Sound design for non-fiction film and video : a discussion of methodology, perception, and ethics
Burge, Eric William.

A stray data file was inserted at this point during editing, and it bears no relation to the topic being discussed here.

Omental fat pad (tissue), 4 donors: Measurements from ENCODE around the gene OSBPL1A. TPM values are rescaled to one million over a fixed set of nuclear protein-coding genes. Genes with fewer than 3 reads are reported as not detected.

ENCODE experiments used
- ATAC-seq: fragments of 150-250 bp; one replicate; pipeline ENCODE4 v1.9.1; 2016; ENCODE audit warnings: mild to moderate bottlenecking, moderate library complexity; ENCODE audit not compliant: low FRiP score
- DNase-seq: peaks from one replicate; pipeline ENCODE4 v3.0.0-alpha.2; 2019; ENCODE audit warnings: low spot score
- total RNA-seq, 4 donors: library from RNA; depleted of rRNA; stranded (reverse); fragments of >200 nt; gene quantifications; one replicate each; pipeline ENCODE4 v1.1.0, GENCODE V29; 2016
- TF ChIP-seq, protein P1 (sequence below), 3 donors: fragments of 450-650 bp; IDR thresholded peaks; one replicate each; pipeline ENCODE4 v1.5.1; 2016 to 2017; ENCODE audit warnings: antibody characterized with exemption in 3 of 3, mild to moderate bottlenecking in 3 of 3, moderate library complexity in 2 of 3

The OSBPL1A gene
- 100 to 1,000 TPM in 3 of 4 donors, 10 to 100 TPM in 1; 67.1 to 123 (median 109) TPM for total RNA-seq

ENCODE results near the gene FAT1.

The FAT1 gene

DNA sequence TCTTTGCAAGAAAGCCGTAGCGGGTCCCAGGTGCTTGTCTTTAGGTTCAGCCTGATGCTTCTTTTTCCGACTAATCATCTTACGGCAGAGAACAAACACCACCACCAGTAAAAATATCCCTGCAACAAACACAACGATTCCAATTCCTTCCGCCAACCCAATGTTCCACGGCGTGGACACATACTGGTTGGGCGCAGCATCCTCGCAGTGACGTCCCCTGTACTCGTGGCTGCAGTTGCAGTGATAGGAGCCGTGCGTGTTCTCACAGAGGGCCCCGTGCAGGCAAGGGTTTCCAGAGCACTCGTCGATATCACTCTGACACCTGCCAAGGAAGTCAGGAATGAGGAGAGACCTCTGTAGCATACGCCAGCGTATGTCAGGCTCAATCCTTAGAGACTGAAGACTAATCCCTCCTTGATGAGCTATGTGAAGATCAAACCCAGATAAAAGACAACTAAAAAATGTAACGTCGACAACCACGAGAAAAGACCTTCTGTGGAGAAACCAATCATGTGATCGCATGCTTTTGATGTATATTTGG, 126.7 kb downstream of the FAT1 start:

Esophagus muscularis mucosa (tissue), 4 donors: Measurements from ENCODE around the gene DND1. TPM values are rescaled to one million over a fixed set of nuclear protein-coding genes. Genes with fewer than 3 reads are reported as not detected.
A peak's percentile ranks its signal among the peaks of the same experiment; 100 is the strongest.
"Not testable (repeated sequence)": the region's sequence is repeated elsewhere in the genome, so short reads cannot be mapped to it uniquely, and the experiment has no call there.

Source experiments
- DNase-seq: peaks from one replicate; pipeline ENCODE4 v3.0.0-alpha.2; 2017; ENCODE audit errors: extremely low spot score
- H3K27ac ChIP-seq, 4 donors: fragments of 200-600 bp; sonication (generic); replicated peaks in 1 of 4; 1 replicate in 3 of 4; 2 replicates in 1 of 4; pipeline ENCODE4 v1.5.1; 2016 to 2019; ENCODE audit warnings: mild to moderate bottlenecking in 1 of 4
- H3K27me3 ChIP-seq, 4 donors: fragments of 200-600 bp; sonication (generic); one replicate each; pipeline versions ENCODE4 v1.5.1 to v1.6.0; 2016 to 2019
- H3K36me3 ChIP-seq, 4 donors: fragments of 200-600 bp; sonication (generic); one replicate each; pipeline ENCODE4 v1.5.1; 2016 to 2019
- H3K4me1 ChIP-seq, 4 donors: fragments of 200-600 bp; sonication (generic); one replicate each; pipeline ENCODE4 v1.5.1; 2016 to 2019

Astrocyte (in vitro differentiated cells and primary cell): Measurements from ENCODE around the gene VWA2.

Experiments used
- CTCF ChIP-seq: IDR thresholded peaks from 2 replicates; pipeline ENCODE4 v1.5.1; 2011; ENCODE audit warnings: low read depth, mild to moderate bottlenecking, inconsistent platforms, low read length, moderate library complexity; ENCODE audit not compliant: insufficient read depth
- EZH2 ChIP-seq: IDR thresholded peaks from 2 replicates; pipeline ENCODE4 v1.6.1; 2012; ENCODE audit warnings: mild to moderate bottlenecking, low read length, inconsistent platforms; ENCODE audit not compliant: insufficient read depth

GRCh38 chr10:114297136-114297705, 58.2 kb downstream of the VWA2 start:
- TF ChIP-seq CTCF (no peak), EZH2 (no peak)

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Traditional documentary films, particularly science and natural history works, presume to authentically or legitimately convey accurate representations of historical events that actually occurred at a prior time. Factual and convincing representations are not necessarily congruent, and a film's merit of authenticity is often based on the perceived validity of the visual content represented. While visual imagery dominates a presentation's general delivery, a film's sound design is a fundamental structural element that is often overlooked or less scrutinized with regard to factual or accurate recounting of these same historical events. The purpose of this thesis is to examine methodologies of sound acquisition and reproduction and to discuss how various acoustic contents are perceived in relation to associated visual elements.While discerning viewers may notice critical discrepancies in picture contents that may invalidate a film's credibility, a complex matrix of sonic elements does not lend itself to deconstruction as easily. Thorough analysis of a science and natural history film must include an examination of its complete sound design. Consideration must be given to the ethical implications of using any synthesized or borrowed audio tracks if such a work is to be considered as "factual" documentary. The standards of acceptance or rejection should be no different than those associated with fabricating unnatural or contrived visual contents, no matter how compelling may be the end product.